The Fall of France by Julian Jackson Summary
On 16 May 1940 an emergency meeting of the French High Command was called at the Quai d'Orsay in Paris. The German army had broken through the French lines on the River Meuse at Sedan and elsewhere, only five days after launching their attack. Churchill, who had been telephoned by Prime Minister Reynaud the previous evening to be told that the French were beaten, rushed to Paris to meet the French leaders. The mood in the meeting was one of panic and despair; there was talk of evacuating Paris. Churchill asked Gamelin, the French Commander in Chief, 'Where is the strategic reserve?' 'There is none,' replied Gamelin. This exciting book by Julian Jackson, a leading historian of twentieth-century France, charts the breathtakingly rapid events that led to the defeat and surrender of one of the greatest bastions of the Western Allies, and thus to a dramatic new phase of the Second World War. The search for scapegoats for the most humiliating military disaster in French history began almost at once: were miscalculations by military leaders to blame, or was this an indictment of an entire nation? Using eyewitness accounts, memoirs, and diaries, Julian Jackson recreates, in gripping detail, the intense atmosphere and dramatic events of these six weeks in 1940, unravelling the historical evidence to produce a fresh answer to the perennial question of whether the fall of France was inevitable.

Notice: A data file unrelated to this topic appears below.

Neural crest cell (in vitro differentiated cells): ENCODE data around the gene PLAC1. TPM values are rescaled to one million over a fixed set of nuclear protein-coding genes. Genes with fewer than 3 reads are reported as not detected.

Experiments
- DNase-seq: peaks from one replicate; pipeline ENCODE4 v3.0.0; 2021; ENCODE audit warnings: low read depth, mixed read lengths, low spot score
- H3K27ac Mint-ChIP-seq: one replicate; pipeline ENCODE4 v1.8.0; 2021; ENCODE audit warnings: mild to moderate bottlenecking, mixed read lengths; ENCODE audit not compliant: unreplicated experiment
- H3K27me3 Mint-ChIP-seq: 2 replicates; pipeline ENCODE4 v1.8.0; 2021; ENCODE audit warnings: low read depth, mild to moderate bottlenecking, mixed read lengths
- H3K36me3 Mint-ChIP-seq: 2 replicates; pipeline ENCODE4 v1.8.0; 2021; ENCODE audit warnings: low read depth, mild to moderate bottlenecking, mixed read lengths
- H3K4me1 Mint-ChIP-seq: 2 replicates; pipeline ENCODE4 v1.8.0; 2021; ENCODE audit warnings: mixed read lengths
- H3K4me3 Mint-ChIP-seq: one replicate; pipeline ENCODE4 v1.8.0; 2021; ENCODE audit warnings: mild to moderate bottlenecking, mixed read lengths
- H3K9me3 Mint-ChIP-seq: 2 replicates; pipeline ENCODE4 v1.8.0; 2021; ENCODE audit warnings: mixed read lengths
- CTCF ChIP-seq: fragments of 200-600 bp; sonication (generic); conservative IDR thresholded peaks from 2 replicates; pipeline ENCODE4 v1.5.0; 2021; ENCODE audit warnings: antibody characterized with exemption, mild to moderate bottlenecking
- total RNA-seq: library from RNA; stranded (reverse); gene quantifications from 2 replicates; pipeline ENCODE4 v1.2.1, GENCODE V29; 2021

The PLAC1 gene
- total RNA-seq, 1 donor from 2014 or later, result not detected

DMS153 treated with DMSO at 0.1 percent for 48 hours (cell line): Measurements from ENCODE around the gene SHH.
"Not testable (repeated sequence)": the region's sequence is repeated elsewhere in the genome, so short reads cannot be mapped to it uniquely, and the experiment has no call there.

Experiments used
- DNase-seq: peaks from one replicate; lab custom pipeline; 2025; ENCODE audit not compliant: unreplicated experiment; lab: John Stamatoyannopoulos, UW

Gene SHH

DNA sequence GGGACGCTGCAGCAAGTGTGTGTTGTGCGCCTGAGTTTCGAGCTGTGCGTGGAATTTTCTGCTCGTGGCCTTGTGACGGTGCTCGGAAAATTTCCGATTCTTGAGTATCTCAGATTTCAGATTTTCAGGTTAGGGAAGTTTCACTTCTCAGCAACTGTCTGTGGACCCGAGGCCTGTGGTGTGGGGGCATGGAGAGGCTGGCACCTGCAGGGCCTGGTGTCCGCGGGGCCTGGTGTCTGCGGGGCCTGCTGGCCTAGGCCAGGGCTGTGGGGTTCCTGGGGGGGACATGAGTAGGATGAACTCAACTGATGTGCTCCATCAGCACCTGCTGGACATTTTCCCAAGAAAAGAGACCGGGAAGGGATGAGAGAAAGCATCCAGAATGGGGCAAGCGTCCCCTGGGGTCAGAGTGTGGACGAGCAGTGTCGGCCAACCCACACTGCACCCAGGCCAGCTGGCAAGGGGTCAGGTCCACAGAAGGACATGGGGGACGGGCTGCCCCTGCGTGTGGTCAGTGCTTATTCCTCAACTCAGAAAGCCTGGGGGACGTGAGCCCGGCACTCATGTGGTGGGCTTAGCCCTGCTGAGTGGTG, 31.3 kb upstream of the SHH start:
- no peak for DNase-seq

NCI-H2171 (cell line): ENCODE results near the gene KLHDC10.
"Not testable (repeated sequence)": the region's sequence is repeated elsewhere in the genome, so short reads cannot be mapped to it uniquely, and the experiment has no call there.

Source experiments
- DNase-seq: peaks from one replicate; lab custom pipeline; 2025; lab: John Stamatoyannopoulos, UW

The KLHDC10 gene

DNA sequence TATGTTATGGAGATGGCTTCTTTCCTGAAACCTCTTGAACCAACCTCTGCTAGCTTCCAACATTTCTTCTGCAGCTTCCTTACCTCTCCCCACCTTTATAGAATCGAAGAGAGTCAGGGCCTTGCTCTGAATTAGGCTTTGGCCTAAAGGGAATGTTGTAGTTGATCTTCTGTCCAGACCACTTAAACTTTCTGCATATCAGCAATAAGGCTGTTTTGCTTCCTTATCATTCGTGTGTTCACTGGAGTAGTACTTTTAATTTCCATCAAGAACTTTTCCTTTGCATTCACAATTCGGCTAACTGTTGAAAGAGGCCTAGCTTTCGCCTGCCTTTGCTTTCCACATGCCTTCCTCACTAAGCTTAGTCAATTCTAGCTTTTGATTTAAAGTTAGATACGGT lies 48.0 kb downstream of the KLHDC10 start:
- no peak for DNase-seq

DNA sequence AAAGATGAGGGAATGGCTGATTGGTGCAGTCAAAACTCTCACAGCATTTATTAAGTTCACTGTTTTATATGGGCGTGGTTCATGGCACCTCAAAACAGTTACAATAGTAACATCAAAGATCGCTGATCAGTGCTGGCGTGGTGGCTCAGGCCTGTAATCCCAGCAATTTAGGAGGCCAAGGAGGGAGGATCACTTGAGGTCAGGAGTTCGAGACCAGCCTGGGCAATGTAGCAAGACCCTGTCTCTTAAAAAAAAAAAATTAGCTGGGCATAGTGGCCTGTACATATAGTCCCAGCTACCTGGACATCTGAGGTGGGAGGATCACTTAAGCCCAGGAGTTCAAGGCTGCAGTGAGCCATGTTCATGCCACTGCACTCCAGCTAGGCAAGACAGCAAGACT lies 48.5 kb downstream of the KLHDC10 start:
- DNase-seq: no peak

The Fall Guy by Barbara Fradkin Summary
Handyman Cedric O'Toole likes his simple life. He lives by himself on a hardscrabble farm, collecting sheds full of junk and dreaming of his next invention. Then one day a slick city lawyer drives down his lane and his nightmare begins. Lori-Anne Wilkins, the wife of a wealthy local businessman, has fallen to her death from a deck Cedric built, and the furious widower has slapped him with a lawsuit. When Cedric goes to check out the accident site, he discovers that someone has tampered with the railing around the deck. It appears he's been set up to take the blame. But who might want Mrs. Wilkins dead? Then, when someone runs him off the road, he realizes that his life is in danger too. To clear his name and save his life, Cedric has to use his inventive mind to trap the real killer.
After the Fall by Nathan Bracher Summary
In this work, the first critical monograph on Suite française, Nathan Bracher shows how, first amid the chaos and panic of the May-June 1940 debacle, and then within the unsettling new order of the German occupation, Némirovsky's novel casts a particularly revealing light on the behavior and attitudes of the French as well as on the highly problematic interaction of France's social classes
The Fall of Arthur by J.R.R. Tolkien Summary